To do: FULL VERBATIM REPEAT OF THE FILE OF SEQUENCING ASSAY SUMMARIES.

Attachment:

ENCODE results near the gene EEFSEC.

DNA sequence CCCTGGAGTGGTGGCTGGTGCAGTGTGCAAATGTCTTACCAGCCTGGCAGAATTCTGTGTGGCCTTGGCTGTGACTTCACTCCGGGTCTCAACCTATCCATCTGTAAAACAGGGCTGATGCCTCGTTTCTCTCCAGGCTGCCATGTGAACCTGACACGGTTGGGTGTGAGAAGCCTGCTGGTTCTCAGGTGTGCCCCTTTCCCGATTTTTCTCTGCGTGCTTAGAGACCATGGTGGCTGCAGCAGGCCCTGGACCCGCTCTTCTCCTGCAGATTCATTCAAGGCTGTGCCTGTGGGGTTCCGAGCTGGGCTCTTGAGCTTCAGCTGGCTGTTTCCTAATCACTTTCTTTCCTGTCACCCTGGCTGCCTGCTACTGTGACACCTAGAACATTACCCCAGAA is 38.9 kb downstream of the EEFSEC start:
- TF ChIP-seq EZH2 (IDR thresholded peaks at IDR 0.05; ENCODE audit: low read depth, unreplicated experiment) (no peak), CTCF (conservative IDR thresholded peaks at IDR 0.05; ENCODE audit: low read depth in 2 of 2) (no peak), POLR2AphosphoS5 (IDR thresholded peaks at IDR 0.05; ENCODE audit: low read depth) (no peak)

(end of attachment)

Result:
ENCODE results near the gene EEFSEC.

DNA sequence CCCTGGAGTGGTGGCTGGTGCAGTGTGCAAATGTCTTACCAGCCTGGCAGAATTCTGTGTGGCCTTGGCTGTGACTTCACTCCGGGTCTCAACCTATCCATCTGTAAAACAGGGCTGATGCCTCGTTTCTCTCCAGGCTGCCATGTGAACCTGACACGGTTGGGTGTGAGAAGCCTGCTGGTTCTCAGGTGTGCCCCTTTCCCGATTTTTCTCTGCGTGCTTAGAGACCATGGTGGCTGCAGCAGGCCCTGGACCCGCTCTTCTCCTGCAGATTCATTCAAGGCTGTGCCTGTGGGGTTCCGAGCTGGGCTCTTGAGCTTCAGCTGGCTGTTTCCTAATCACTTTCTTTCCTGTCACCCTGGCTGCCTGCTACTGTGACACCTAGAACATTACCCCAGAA is 38.9 kb downstream of the EEFSEC start:
- TF ChIP-seq EZH2 (IDR thresholded peaks at IDR 0.05; ENCODE audit: low read depth, unreplicated experiment) (no peak), CTCF (conservative IDR thresholded peaks at IDR 0.05; ENCODE audit: low read depth in 2 of 2) (no peak), POLR2AphosphoS5 (IDR thresholded peaks at IDR 0.05; ENCODE audit: low read depth) (no peak)